‘Why do we call it red mist? It’s symbolic of anger and blood – if you look at danger signs, they are always red,’ integrative psychotherapist, Liz Ritchie, tells Metro.co.uk.
‘Anger is a normal emotion but when it gets to rage, then it can become problematic because we have different responses to that – our testosterone levels increase, as does our adrenalin, so we can physically feel those changes in our body.
‘Some people go very very red, others feel very hot,’ she said.
In Prince Harry’s bombshell interview with ITV’s Tom Brady, he describes an altercation with his brother William. He said: ‘I saw this red mist in him. He wanted me to hit him back, but I chose not to.’
Harry expanded on the row in his memoir, Spare, writing: ‘He set down the water, called me another name, then came at me. It all happened so fast. So very fast. He grabbed me by the collar, ripping my necklace, and he knocked me to the floor.’
According to Harry, William left, then returned ‘looking regretful, and apologised’.
Liz explained that experiencing red mist is more than just getting annoyed and upset. She says: ‘Red mist is associated with rage – so it’s one level up from anger.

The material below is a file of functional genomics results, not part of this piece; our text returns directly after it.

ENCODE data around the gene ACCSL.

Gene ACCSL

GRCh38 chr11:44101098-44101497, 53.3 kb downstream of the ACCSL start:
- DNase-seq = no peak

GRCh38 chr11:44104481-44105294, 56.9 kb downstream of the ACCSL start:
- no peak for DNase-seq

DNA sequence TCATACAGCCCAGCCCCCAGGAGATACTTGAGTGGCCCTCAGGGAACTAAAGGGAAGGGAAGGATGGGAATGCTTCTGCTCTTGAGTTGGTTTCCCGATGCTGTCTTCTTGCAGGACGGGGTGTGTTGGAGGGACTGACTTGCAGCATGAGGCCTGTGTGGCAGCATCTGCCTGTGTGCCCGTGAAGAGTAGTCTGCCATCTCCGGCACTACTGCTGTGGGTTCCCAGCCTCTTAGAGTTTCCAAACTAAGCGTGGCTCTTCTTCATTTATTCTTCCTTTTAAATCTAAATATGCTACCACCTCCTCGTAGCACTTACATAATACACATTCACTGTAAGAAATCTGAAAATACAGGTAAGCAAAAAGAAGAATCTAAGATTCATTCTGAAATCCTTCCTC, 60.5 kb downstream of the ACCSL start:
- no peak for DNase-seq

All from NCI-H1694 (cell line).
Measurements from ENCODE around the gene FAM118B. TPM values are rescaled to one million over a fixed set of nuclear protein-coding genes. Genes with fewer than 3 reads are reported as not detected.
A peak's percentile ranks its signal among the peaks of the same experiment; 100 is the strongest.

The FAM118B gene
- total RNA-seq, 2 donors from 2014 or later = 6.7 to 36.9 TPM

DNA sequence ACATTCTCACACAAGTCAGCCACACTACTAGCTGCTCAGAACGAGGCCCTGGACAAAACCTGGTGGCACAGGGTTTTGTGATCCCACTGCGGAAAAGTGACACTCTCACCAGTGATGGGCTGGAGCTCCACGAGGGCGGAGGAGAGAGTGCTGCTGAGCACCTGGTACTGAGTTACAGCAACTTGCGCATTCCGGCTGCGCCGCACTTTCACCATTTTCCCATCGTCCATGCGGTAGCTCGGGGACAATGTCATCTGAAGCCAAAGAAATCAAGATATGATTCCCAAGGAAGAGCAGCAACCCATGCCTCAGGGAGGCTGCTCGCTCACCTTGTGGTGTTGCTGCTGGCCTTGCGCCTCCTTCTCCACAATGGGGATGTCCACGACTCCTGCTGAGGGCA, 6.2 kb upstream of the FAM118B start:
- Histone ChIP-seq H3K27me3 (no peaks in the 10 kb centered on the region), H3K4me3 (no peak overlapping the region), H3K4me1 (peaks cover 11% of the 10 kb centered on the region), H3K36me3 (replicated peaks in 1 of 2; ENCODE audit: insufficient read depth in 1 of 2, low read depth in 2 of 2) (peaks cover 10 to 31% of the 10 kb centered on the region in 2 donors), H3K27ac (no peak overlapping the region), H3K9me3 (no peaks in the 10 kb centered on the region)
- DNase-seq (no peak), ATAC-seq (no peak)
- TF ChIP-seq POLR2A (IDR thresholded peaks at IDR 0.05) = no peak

‘When we experience this, we are brought into a situation where we are actually losing control of our emotions and it’s very subjective.
‘It varies from person to person and we all learn to handle it differently – it’s dependent on things like personality types, gender, socio-economic backgrounds and culture.
‘Some people have more control over their anger than others. Some people will argue that once that red mist comes down there’s no hope or alternative, all rational behaviour has completely gone.’
Liz also believes that William’s alleged outburst isn’t unique – and that people are getting more angry.
‘We’re more triggered today because we live in a very changing uncertain and volatile time,’ she says. ‘As people, we feel very vulnerable so I think our resilience can be chipped away at.
‘We have less resources to deal with anger so the key is to recognise if we’re experiencing this emotion.’
We also need to learn our triggers.
Liz says, ‘For some, our own early experiences – that we haven’t managed to deal with – carry that through to our later lives like William and Harry.
‘For others, it’s things like over-thinking and really asking ourselves, “Am I oversensitive to something?”
‘Recognising our sensitivities and triggers helps us get to a place where we have a little more understanding of the affects of them.’
Another way to prevent red mist is to notice the physical effects on our bodies.
Liz says: ‘Notice if you’re turning red or getting hot, even feeling charged, so you can catch it before it gets worse.’
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